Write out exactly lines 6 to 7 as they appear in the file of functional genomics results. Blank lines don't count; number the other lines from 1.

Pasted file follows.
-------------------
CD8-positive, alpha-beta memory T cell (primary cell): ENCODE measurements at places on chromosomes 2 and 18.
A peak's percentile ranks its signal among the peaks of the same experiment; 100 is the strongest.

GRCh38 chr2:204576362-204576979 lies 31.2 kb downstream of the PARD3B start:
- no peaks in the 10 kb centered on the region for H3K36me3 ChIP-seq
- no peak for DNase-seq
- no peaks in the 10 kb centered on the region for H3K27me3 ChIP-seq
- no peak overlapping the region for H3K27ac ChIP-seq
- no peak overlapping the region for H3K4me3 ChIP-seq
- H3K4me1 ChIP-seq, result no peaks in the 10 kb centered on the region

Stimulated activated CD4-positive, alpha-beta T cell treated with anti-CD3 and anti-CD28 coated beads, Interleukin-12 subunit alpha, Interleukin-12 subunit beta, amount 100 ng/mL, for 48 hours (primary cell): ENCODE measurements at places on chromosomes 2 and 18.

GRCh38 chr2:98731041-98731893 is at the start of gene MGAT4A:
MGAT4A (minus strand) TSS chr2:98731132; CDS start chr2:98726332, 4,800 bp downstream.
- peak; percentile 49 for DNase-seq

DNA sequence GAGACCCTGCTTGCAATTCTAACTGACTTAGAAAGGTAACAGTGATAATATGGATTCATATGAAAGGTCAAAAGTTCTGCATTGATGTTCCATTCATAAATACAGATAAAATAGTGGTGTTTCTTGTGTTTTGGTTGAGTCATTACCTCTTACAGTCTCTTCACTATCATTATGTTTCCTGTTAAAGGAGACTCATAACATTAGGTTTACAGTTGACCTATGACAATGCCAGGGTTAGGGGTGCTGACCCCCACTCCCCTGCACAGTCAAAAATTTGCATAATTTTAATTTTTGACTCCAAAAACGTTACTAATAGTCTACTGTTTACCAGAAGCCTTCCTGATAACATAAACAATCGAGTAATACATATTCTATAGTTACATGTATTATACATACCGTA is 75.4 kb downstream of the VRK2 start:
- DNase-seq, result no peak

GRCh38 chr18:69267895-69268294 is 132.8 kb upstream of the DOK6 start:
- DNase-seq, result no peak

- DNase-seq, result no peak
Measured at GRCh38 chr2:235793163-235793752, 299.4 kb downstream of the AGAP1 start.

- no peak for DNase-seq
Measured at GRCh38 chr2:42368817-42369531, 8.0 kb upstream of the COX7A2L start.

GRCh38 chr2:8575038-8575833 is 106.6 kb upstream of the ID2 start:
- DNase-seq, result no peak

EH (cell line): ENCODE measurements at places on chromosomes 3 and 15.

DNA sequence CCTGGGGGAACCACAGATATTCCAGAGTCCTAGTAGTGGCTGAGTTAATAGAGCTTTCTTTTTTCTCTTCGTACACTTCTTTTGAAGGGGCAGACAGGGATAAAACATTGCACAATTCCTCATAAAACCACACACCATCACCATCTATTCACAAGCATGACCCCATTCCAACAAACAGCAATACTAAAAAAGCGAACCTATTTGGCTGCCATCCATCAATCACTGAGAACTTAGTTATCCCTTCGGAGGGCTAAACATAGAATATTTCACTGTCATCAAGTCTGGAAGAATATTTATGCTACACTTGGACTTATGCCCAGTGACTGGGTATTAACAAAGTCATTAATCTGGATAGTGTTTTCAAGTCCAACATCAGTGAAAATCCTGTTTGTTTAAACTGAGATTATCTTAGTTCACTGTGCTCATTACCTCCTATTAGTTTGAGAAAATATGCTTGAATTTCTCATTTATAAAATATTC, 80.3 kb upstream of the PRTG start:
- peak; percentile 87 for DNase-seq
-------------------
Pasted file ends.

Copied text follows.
- no peaks in the 10 kb centered on the region for H3K27me3 ChIP-seq
- no peak overlapping the region for H3K27ac ChIP-seq